It’s hard to talk about Palestine without talking about the occupation. The same goes for Palestinian art, in which resistance and identity continue to be central themes across decades of artistic production.
These narratives inevitably emerge in the Dubai exhibition Palestinian Art: Resilience and Inspiration at Zawyeh Gallery. The space was founded in Ramallah in 2013, and having participated at Art Dubai and Abu Dhabi Art on numerous occasions, the gallery opened in Alserkal Avenue, Dubai, this year. Its roster of artists, including those in the show, mostly live and work in Ramallah.
The exhibition opens with Sliman Mansour's Woman Picking Olives, a symbolic vision of the Palestinian connection to the land, as hinted by the tree and the traditional dress worn by the woman in the painting. It exemplifies the romanticism and nostalgia that Mansour's paintings are known for, though this mood begins to shift with the other works in the exhibition.
In comparison, Tayseer Barakat's Light in the Dark paintings are more abstract and haunting, reflecting not a dream-like version of Palestine, but its reality. His canvases contain many squares depicting scenes from the region's turbulent history, from the Nakba in 1948 and the Intifadas to the West Bank wall and Israeli invasions. Barakat produced the works by layering and gluing canvases on top of each other, ripping them off and repainting them to result in a moulting, textured surface that underscores the grimness of the subject.
The contrast between Palestine rendered as an abstract ideal versus an existing complex territory repeats throughout the show. It is in these shifting perspectives that the show is able to find some footing. Revolution Was the Beginning, another work by Mansour, is brimming with defiance and nationalist sentiment as it traces the history of Palestinian resistance, replete with symbols of peace and the right to return. Nabil Anani's Demonstration series, showing the cohesiveness of an occupied community, also leans towards a broader, more hopeful view of Palestinian resilience.
Meanwhile, in another part of the exhibition, Khaled Hourani's paintings from his project Picasso in Palestine bring us back down from these reveries. Hourani's project involved a collaboration between the International Academy of Art Palestine, where the artist serves as artistic director, and the Van Abbemuseum, Eindhoven, to bring Picasso's Buste de Femme (1943) to Ramallah. The intention was not merely to show the work, but to explore the tangled process of, as Hourani described it, bringing art to a war zone.
The endeavour took two years to materialise, though the masterpiece finally did in arrive in 2011. When it was displayed, it was flanked by Kalashnikov-wearing guards from the Palestinian authority. The surreal sight was captured in photos, which Hourani recreated in his paintings. On one level, they seem almost staged and comical, and on another, they are a reminder of the tension that rests beneath the surface of Palestinian daily life.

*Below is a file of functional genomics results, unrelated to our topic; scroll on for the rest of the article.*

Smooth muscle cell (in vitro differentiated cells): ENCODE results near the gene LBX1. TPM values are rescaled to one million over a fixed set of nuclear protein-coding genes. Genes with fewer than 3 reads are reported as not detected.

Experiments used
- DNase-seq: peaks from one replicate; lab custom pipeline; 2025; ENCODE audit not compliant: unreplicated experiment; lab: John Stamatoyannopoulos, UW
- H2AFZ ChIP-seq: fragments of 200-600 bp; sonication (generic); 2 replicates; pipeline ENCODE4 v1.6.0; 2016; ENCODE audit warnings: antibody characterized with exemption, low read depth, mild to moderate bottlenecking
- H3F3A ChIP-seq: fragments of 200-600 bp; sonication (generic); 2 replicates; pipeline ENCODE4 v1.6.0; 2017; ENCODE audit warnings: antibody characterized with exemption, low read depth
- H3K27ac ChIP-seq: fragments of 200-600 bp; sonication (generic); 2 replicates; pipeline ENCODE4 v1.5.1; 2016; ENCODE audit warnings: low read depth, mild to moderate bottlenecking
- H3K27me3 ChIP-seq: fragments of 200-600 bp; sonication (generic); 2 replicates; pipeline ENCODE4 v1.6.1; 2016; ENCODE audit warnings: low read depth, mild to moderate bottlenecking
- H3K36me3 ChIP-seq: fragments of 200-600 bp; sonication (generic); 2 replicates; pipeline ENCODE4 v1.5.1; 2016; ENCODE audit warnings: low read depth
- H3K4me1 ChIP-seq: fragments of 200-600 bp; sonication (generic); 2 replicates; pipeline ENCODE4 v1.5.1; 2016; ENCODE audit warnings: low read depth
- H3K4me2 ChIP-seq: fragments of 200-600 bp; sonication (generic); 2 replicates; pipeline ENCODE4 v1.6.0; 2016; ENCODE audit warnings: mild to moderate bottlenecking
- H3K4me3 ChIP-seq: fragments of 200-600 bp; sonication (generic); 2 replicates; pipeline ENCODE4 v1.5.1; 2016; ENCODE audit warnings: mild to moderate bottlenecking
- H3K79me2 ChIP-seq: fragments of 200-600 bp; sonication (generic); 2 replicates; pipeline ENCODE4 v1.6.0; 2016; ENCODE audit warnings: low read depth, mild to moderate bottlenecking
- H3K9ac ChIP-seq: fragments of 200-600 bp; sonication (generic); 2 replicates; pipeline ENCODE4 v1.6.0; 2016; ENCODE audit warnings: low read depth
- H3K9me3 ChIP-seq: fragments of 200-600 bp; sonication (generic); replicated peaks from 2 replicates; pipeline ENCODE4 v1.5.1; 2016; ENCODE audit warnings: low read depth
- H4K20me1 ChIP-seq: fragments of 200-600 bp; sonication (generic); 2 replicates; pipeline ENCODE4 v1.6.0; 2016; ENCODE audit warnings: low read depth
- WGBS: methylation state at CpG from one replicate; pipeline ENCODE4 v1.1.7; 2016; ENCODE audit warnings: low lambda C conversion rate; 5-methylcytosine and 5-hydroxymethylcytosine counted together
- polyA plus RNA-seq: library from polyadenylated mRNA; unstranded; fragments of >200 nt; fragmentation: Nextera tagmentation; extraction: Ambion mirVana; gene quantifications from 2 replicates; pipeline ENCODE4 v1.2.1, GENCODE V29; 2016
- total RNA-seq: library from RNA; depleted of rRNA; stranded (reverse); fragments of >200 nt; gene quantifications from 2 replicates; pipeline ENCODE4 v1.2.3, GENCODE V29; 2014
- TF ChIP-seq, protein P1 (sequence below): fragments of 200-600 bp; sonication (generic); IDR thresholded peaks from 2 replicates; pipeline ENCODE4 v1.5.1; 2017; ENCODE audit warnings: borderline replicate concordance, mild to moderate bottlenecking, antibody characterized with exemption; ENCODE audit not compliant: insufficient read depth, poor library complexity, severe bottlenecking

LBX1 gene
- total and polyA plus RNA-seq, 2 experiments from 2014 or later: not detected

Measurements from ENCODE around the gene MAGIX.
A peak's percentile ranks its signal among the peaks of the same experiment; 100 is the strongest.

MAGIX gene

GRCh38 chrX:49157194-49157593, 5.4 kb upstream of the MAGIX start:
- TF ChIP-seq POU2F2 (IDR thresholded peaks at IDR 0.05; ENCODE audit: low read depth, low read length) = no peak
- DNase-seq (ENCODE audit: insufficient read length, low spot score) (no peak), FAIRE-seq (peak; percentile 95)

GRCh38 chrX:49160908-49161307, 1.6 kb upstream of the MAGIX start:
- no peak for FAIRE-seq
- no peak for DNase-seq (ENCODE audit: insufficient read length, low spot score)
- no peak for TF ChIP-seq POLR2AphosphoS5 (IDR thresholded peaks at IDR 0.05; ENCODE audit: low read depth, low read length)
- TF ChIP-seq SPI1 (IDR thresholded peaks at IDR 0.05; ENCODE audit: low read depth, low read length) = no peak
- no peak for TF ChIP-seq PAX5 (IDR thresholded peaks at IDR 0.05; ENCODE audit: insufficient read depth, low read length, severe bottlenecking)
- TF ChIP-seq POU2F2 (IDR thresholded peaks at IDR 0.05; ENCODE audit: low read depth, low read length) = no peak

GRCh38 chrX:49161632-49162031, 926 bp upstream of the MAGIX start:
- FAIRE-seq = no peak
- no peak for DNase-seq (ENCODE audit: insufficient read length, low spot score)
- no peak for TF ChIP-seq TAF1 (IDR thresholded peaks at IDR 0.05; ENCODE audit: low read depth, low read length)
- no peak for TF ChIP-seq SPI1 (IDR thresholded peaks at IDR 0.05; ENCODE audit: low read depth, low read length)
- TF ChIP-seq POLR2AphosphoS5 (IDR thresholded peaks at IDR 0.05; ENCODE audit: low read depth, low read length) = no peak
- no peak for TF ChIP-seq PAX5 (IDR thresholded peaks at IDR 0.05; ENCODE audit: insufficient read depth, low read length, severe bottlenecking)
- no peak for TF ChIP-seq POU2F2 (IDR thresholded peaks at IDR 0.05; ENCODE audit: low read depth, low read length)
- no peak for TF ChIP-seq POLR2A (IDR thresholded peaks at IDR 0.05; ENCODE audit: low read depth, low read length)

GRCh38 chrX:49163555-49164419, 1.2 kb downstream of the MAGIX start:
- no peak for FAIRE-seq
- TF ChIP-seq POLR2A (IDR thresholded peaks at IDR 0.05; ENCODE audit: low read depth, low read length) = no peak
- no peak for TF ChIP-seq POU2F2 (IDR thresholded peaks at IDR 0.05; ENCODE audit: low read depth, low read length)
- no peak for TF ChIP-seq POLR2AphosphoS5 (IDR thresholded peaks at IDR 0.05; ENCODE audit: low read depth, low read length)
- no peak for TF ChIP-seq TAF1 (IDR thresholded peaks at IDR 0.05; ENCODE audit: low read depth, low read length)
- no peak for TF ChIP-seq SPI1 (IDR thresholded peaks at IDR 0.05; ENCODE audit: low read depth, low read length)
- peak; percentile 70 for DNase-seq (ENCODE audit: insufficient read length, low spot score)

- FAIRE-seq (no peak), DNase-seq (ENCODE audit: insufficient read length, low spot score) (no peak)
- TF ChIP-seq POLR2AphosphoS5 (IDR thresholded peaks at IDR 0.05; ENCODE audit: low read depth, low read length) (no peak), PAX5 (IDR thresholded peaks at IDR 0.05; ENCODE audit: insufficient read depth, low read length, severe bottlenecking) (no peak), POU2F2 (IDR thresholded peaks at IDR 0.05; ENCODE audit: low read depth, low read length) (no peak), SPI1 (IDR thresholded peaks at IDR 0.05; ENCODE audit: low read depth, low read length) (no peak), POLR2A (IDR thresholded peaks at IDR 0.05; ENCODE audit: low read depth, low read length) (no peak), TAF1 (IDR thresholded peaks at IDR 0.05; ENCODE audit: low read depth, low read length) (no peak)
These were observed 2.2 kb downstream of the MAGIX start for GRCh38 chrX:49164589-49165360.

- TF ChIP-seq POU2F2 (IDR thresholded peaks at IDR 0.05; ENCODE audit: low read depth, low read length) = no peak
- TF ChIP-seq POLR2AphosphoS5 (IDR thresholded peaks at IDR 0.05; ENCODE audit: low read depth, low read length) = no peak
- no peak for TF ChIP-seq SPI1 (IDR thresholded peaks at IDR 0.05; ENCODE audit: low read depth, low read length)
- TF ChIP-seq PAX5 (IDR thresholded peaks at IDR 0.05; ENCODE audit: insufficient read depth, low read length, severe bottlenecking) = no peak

These differences also highlight the stylistic shift in Palestinian art over generations. Mansour and Anani were at the forefront of the Palestinian art movement in the 1970s. Their resistance to the occupation was not only expressed in the work, but in their process, too. In the 1980s and 1990s, the artists, including Barakat, boycotted Israeli art supplies and turned to local materials, instead. Mansour worked with clay, while Barakat used wood and fire. Anani turned to leather and dyes such as henna.
Mansour and Anani have incorporated these materials into their recent works, which are more contemplative and emotive. Mansour's Temporary Escape, made with mud and acrylic on wood, reads like a psychological portrait, while Anani Olive Groves landscapes, made from mixed media are dream-like. Next to them are Hourani's portraits of Palestinian children leaping over the West Bank wall, telling us that resilience can be joyful, too.
Wafa Hourani's installations are a break from the more traditional mediums in the show. The Mirror Party shows a segment of the West Bank wall, also referred to by Palestinians as the Apartheid Wall, covered in a mirror sheet as a cutting critique of the idea that the issue can simply disappear or be beautified. His carefully constructed sculptural work A Letter for Her, A Letter of Fate resembles film sets and displays imaginary street scenes of life under occupation.
For Zawyeh’s first exhibition in Dubai, the gallery has tried to demonstrate that there is no singular narrative to Palestinian resistance or resilience. Instead, the stories bear threads of idealism and political struggle, continually moving from memory to reality, from the abstract to the concrete.
Zawyeh’s opening in the UAE earlier this year was overshadowed by the pandemic, and while the space is now up and running, the question of whether it can remain so is still unanswered. Nonetheless, its arrival in the UAE opens up possibilities for Palestinian art to reach more international audiences.
Palestinian Art: Resilience and Inspiration is at Zawyeh Gallery in Alserkal Avenue, Dubai, until Wednesday, September 30